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Caidrox CD-3000 review: Caidrox CD-3000

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The MP4 output files can be viewed with most standard video player programs, but they won't include the telemetry and GPS information, just the video drive footage. The viewer software is not able to create a video in a standard format overlaying the telemetry and GPS data, which would be useful for extra file portability.


The viewer software combines footage of the road, a Google map, and car speed.

To communicate its operating state, the device uses LEDs. A blue light indicates the device is on, while a red light shows when it is recording. There is no power switch; the CD-3000 turns on when plugged in. The CD-3000 also has an internal microphone recording cabin audio, which might come in handy when providing evidence after an accident.

A beep sounds when the device begins saving an incident, which mercifully can be turned off using the settings from the viewer software. This beeping occurs frequently enough when driving to become annoying. The viewer software defaults to kilometers per hour, but can be switched to miles per hour in its settings.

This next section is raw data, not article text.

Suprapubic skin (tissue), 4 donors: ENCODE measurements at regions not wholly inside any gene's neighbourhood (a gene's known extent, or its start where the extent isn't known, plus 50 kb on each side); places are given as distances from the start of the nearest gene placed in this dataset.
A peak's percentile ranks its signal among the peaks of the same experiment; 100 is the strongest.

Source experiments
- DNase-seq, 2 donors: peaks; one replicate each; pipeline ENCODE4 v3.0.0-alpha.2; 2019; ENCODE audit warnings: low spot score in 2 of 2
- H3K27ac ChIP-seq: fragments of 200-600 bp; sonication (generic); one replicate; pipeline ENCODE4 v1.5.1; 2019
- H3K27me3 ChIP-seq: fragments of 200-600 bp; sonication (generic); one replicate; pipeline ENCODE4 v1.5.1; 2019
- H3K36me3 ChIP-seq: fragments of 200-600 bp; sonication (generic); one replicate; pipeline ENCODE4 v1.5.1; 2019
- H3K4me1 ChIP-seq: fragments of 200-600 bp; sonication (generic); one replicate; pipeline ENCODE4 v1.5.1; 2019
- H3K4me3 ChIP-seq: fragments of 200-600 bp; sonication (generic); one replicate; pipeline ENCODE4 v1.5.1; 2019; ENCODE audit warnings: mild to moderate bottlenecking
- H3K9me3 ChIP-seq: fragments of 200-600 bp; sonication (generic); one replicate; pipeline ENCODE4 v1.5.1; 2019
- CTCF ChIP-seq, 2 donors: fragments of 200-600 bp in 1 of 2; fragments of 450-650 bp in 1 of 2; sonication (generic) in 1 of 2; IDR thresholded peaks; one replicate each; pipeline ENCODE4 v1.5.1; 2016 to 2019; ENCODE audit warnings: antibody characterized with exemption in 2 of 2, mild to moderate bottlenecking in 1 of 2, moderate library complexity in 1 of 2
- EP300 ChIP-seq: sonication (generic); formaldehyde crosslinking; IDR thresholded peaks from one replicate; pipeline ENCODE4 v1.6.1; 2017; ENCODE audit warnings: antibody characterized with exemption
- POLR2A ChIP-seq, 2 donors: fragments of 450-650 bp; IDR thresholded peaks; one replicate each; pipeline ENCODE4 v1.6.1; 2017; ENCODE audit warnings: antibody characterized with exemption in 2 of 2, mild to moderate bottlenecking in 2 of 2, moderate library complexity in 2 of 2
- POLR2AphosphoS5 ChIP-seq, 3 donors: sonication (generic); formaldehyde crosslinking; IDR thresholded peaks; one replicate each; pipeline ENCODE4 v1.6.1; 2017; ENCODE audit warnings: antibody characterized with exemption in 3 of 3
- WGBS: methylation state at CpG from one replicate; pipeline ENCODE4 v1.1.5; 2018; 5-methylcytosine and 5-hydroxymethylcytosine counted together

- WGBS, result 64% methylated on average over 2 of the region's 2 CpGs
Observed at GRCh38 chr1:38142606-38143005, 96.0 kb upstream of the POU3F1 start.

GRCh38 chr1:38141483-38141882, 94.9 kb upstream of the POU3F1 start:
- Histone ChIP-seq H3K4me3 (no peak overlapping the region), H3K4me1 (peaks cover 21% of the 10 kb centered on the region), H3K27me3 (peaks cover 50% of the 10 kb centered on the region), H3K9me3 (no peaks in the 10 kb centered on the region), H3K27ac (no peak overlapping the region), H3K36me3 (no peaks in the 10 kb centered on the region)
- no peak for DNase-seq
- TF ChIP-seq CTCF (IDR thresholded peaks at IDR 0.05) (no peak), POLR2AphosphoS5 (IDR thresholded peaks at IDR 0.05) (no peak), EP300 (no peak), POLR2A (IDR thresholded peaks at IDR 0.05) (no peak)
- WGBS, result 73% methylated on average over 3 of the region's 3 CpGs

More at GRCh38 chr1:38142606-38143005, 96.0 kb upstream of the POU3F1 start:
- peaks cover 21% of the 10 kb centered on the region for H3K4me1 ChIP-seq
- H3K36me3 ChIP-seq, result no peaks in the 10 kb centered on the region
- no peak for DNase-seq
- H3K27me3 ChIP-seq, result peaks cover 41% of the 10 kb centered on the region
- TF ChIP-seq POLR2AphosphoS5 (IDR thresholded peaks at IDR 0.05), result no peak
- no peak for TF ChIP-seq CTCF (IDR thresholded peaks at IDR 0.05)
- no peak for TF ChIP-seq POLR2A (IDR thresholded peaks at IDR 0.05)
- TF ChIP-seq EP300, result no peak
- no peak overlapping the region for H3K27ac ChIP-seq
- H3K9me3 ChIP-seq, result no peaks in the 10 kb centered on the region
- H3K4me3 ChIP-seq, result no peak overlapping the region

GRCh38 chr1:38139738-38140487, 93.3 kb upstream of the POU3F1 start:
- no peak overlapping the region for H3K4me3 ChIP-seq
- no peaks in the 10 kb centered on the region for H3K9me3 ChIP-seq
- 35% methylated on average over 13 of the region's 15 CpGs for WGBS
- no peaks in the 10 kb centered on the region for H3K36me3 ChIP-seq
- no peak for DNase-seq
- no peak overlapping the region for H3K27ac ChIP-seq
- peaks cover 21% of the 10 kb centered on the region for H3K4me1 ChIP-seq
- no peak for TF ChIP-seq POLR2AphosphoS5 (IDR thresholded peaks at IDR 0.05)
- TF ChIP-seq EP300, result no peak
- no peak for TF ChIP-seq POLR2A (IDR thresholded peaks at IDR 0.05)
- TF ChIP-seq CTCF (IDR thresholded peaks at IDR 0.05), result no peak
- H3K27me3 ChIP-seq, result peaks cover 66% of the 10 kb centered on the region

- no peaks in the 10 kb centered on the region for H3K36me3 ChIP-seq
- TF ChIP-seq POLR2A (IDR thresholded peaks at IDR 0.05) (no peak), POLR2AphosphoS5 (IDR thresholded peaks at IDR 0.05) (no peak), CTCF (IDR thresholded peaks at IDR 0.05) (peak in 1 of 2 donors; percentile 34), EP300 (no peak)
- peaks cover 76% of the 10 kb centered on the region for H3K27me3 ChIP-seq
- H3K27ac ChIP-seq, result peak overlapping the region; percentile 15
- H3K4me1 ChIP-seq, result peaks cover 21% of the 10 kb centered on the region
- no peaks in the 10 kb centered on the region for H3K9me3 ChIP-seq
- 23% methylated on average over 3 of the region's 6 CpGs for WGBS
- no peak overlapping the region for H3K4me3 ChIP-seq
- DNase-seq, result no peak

Performance
With the CD-3000 mounted on a windshield, its wide-angle lens catches all of the action out front. It does cause a fish-eye effect, but that does not interfere with the ability to tell what is happening in the shot. Although not HD, the resolution is sufficient for the device's purpose.

When driving, the CD-3000 showed quite a bit of sensitivity, interpreting hard acceleration, braking, or bumps in the road as incidents worth saving. With default settings, each resulting MP4 file was about 23MB, so the 4GB SD card can hold quite a few. It is obviously better for the CD-3000 to be oversensitive, recording every jolt, rather than miss an actual crash. But it will make finding a particular incident tedious, given the viewer's poor file management.

The viewing software itself can be a little sluggish when responding to button inputs. When starting a drive file, it takes a moment for the Google map component to catch up with the video. The viewer interface is a fixed size, so it cannot be put into full-screen mode.

Average drivers, who get in only a few accidents over a lifetime, probably won't need a drive recorder. Nor is the CD-3000 appropriate for sport drivers. Action cameras such as the GoPro Hero and Contour offer much better resolution. The best use for the CD-3000 is for fleet vehicles, such as taxi cabs or delivery trucks.

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